Sometimes companies have “espoused values” - those which they claim are important to them, yet are often not demonstrated. For example, if you have a value of “we put the customer first,” but no one actually prioritizes them in reality, then you have a disconnect.

In these situations, there are often values present that aren’t what you talk about in company presentations. The HR benefits company Zenefits was one well-documented example of culture and values gone wild. Everyone from management down was partying hard during work hours and missing important KPIs. In some cases, they were even falling afoul of regulations for their industry.

It’s not enough to print values up on a wall chart - you need to demonstrate them to make them part of the culture you want to build.

Benefits of a strong culture for your help desk

It is worth putting the time into developing an intentional culture for your help desk because having one can deliver upon a number of benefits. Some of these include:

  • Strong performance. Help desks with a good culture tend to be high-achievers that do well against any KPIs or metrics.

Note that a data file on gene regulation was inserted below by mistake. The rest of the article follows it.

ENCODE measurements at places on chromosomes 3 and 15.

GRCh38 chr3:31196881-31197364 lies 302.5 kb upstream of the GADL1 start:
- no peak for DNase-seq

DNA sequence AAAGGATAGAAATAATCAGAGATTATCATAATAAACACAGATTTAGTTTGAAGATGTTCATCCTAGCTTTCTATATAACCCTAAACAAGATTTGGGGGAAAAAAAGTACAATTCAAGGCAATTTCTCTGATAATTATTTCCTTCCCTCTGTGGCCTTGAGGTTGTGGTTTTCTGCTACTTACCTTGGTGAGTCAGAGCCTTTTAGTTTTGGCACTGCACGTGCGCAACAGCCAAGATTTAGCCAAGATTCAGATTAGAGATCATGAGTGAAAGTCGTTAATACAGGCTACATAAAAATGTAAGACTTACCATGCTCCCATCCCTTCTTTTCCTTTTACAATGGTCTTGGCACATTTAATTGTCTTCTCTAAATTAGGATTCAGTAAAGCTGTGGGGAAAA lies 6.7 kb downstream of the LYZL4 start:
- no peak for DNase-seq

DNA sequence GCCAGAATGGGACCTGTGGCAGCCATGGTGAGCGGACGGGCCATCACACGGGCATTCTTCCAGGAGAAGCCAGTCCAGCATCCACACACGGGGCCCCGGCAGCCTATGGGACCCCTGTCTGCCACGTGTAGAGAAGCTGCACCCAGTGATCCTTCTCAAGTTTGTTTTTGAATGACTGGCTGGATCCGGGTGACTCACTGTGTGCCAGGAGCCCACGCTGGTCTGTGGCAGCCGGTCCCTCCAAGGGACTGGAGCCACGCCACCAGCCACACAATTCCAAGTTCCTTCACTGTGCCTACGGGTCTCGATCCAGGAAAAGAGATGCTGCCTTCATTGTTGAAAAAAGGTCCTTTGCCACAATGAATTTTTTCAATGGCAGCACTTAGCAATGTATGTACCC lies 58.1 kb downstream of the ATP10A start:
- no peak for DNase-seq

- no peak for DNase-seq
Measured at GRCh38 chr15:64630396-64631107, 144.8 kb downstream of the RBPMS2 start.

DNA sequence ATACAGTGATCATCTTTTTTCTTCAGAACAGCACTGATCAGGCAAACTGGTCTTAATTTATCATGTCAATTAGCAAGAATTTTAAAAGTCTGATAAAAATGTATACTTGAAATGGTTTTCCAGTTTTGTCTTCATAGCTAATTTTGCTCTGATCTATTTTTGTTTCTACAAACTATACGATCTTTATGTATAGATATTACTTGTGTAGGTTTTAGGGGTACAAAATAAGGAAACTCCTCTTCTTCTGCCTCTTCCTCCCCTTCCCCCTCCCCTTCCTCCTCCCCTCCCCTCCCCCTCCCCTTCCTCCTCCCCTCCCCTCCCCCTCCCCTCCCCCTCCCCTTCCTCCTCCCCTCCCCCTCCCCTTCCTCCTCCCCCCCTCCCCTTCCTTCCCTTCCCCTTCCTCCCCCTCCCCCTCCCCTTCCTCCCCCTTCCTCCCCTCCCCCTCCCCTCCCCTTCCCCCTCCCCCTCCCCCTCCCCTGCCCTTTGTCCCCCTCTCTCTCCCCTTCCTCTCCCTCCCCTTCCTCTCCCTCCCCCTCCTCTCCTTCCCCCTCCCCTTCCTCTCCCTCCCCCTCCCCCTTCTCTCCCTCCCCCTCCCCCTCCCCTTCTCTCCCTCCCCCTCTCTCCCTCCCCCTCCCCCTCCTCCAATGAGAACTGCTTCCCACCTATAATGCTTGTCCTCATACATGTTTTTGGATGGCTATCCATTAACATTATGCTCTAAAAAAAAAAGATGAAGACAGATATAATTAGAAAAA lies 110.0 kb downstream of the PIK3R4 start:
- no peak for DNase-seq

• Better teamwork. A strong culture tends to foster the team ideal and has people working productively together.
  • Collaboration toward goals.
  • Respect and trust among team members.
  • Less internal “politics” which can be inefficient for your operations.
  • Strong engagement among team members. They want to be at work and strive to do their jobs well.
  • A strong sense of identity and belonging among your team. They may take pride in serving customers well.
  • Better retention of team members. This also means less ramp-up time while you train replacements!
  • Better customer or user experience overall.

You can have the most brilliant, competent agents, but a weak culture will hamper them and the overall success of your help desk. Culture and underpinning values should be prioritized as an intentional exercise, before a culture you didn’t intend creeps in.

Define what “good” culture and values look like